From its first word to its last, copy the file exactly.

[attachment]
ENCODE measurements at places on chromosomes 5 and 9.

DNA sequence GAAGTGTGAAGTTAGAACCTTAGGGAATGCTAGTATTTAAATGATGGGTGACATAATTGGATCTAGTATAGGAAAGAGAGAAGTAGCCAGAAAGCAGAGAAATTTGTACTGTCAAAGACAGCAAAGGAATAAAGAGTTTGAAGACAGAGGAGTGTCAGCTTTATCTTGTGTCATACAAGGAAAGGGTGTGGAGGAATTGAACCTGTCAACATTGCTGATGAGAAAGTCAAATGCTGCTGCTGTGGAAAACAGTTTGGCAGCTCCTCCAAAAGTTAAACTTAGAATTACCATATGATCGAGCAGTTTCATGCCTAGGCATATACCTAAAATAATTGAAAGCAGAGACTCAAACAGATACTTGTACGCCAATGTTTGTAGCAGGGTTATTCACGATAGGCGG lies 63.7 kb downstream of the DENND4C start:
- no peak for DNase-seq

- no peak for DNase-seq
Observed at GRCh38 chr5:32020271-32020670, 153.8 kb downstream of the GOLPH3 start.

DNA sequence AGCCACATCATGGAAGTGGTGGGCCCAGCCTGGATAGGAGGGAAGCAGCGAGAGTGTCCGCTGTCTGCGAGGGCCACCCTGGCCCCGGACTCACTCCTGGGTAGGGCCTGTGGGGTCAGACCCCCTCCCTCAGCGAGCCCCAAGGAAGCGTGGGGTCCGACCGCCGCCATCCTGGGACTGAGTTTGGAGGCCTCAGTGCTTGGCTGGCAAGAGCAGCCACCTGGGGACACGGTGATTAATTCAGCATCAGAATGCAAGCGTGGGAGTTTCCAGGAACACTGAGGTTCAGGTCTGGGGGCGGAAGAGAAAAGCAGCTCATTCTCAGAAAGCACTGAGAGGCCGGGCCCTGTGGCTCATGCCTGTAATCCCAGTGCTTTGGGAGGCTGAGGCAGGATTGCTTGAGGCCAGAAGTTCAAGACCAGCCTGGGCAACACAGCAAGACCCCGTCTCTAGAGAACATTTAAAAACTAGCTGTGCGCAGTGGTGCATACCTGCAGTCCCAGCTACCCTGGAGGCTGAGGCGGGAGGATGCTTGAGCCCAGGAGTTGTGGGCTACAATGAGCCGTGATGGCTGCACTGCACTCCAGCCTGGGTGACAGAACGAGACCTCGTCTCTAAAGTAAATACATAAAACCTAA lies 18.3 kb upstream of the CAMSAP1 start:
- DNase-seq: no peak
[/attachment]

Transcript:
ENCODE measurements at places on chromosomes 5 and 9.

DNA sequence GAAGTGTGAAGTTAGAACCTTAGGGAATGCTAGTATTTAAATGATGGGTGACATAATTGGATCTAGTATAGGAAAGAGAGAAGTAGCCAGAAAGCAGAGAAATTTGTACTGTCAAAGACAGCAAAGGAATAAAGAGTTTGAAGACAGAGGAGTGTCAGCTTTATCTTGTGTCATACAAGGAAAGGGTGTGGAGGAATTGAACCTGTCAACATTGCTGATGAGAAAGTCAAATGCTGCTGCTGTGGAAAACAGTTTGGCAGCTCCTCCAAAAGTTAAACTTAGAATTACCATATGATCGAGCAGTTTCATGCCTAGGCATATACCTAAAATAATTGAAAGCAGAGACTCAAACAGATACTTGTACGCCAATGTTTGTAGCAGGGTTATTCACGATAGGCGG lies 63.7 kb downstream of the DENND4C start:
- no peak for DNase-seq

- no peak for DNase-seq
Observed at GRCh38 chr5:32020271-32020670, 153.8 kb downstream of the GOLPH3 start.

DNA sequence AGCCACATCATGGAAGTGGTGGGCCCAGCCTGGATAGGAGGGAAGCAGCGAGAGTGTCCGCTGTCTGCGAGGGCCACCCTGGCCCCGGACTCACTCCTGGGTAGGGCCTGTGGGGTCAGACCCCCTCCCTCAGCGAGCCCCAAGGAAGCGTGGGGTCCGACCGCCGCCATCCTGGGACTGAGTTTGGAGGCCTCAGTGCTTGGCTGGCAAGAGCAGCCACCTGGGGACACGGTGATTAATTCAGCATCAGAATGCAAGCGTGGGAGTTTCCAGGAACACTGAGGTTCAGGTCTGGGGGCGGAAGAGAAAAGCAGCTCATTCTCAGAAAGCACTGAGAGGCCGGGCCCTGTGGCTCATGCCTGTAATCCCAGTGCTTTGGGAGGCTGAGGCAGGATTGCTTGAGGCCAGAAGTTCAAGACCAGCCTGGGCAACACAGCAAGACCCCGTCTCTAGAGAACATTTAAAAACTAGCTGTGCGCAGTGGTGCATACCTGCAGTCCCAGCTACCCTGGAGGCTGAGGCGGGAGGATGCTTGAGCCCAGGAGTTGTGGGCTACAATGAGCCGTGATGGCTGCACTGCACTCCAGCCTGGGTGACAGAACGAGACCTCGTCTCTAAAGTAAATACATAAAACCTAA lies 18.3 kb upstream of the CAMSAP1 start:
- DNase-seq: no peak